Our college is setting up a photo studio in campus. Mostly the we do product shoots. We have some old strobes, softboxes to start with. We need suggestions on the equipments listed below.

  1. Which are the commonly used backdrop screen colors used or say must have colors?
  2. Suggested tripod and head?
  3. Colors for reflectors?

4 Answers 4

  1. I'd use a black, a white and a mid-gray (18% reflection). Theoretically, with the right lighting, you'll be able to make the white background look black, and vice versa, but it limits the lighting options for your subject.

  2. I'm using a Manfrotto tripod and a head with separate controls for the three directions, though many people prefer a ballhead, as it moves more intuitively. Make sure to have a sturdy tripod. They're usually a bit heavier, but I guess for a studio setup this is not much of a problem. A head with built-in spirit levels might be handy.
    edit You may also want quick-release camera plates, which allow you to quickly change cameras on the tripod, without having to screw it on and off again.

  3. Personally I'm not too wild about color reflectors. You can make neutral (white) reflector panels of styrofoam, which, thanks to their light weight, are easy to handle. I'd use Lightroom to adjust colours (if you shoot digital).

  • \$\begingroup\$ A black reflector might come in handy, to remove stray light as well \$\endgroup\$ Commented Sep 3, 2010 at 12:03
  • \$\begingroup\$ A black reflector? Don't I have to see it as an "absorber" then?? \$\endgroup\$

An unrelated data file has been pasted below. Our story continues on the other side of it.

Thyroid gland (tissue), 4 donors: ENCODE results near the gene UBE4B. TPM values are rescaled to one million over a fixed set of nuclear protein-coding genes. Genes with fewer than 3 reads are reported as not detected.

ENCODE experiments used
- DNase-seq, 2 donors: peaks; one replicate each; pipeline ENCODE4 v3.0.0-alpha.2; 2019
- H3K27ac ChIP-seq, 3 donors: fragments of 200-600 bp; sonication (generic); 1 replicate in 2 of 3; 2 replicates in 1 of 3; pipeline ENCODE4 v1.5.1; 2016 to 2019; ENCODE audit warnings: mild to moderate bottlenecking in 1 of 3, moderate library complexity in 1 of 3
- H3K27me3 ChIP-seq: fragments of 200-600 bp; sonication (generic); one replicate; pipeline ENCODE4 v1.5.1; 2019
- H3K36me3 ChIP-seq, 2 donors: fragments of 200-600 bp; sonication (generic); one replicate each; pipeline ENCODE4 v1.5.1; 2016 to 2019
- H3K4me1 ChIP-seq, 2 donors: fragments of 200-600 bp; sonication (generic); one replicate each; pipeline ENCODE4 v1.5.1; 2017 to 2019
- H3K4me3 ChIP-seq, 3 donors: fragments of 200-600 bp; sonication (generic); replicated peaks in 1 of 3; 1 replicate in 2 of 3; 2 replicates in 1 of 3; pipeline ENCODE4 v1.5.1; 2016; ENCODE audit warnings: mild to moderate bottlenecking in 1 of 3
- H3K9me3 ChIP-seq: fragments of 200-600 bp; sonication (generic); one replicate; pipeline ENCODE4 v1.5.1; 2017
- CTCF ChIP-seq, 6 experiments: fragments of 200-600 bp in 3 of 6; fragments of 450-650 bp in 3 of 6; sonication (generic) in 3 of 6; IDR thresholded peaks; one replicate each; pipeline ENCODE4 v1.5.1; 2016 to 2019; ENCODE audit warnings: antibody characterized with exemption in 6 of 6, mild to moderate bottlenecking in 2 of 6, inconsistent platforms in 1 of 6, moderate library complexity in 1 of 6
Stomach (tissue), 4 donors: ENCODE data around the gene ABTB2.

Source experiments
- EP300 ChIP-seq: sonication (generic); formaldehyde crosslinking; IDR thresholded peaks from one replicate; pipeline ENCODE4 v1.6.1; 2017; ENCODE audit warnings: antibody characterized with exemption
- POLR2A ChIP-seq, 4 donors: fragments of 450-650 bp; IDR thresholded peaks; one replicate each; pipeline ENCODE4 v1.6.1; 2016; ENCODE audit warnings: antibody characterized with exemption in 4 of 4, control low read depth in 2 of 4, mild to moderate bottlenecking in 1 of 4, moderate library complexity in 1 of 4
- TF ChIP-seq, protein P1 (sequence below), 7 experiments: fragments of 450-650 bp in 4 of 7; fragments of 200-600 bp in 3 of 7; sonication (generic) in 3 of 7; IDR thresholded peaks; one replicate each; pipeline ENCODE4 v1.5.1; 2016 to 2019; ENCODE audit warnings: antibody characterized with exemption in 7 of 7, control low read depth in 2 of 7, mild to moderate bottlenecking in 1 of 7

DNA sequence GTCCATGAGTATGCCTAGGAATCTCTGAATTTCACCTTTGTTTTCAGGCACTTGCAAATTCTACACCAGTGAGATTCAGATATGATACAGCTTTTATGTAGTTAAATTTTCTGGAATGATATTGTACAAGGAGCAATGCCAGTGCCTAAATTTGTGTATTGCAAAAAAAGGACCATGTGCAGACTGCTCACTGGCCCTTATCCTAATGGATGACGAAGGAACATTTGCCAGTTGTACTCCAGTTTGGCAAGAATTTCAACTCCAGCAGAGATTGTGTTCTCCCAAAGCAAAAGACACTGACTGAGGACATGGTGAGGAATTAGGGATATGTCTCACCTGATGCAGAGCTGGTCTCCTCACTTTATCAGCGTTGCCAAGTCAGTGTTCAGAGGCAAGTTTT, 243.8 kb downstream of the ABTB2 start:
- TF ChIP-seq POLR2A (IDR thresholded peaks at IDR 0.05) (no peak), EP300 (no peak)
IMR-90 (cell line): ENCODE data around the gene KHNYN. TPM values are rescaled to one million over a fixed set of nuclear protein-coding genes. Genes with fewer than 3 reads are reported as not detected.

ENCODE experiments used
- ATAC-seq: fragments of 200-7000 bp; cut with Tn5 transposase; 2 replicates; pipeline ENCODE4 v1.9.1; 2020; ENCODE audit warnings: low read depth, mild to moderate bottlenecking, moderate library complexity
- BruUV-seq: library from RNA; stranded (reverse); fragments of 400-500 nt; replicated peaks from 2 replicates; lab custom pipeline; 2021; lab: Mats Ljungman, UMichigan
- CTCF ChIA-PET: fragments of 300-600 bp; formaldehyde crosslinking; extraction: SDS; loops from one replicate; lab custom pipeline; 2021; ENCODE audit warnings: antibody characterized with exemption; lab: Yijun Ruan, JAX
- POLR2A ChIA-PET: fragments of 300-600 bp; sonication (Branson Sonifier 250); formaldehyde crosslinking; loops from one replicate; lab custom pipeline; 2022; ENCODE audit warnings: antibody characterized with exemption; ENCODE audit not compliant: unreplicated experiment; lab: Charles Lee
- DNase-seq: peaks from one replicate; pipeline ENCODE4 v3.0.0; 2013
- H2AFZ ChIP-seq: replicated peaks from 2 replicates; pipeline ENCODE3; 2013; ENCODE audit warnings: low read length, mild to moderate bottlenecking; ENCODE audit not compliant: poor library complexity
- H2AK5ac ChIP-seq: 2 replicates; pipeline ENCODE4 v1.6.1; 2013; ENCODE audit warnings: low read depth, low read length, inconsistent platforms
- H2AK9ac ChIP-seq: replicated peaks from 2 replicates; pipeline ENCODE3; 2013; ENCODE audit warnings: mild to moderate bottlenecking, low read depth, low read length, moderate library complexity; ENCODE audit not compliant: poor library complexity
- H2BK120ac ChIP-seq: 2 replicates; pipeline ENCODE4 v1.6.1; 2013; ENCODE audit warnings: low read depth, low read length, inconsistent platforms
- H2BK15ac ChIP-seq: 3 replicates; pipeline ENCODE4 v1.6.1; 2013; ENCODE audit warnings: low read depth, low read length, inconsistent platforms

– stevenvh
    Commented Sep 3, 2010 at 12:46

Those things you must have in your list for a basic product shoot studio are that:

  • White background
  • White bounce cards made of foam
  • Table
  • Tape
  • Plenty of lighting
  • Table cloths
  • Binder clips
  • Props

Regarding backdrop, about the same number of consumers (38%) say they’re most likely to buy a product if the images have a plain white background as the number who say they want to see photos contextually (37%). That means you can’t please everyone. So, try different backgrounds, isolate the image, set the stage with lots of props, play with the lighting, and shoot from different angles.


If I was building a studio I would start with a cyclorama- a curved wall spanning the 90º angle of one of the room's corners and curves out onto part of the floor and painted white. This kind of room configuration gives you enormous flexibility with the type & size of products/subject matter and lighting configurations. If your intended subject matter is tabletop sized, then I recommend the Cambo ST-1 Frame for Shooting Table as a starting point and use translucent acrylic sheets for its surface (I have one of these ST-1s along with smoke gray & translucent white acrylic sheets for it). It also gives you the option to use seamless paper rolls or fabric backdrops overlaid on the acrylic surface. With the addition of your existing studio strobes & other lights you will be able to shoot just about anything.


Not asked, but in case you ever want new (or used) strobes I would recommend Elinchrom Prolinca: they're powerful, have clear controls and recharge in a fraction of a second.


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